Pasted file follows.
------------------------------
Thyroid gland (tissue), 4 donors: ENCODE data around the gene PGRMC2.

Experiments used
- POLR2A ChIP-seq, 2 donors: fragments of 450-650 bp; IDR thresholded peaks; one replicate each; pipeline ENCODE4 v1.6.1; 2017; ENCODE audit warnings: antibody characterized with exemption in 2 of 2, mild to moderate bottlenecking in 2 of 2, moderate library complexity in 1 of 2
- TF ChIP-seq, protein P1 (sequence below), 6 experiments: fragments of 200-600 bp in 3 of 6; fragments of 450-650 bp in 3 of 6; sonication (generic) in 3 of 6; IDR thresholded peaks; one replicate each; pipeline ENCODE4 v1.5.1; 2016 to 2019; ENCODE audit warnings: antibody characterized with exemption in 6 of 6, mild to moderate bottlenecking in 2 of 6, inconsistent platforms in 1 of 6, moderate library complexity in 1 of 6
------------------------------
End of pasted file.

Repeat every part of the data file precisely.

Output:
Thyroid gland (tissue), 4 donors: ENCODE data around the gene PGRMC2.

Experiments used
- POLR2A ChIP-seq, 2 donors: fragments of 450-650 bp; IDR thresholded peaks; one replicate each; pipeline ENCODE4 v1.6.1; 2017; ENCODE audit warnings: antibody characterized with exemption in 2 of 2, mild to moderate bottlenecking in 2 of 2, moderate library complexity in 1 of 2
- TF ChIP-seq, protein P1 (sequence below), 6 experiments: fragments of 200-600 bp in 3 of 6; fragments of 450-650 bp in 3 of 6; sonication (generic) in 3 of 6; IDR thresholded peaks; one replicate each; pipeline ENCODE4 v1.5.1; 2016 to 2019; ENCODE audit warnings: antibody characterized with exemption in 6 of 6, mild to moderate bottlenecking in 2 of 6, inconsistent platforms in 1 of 6, moderate library complexity in 1 of 6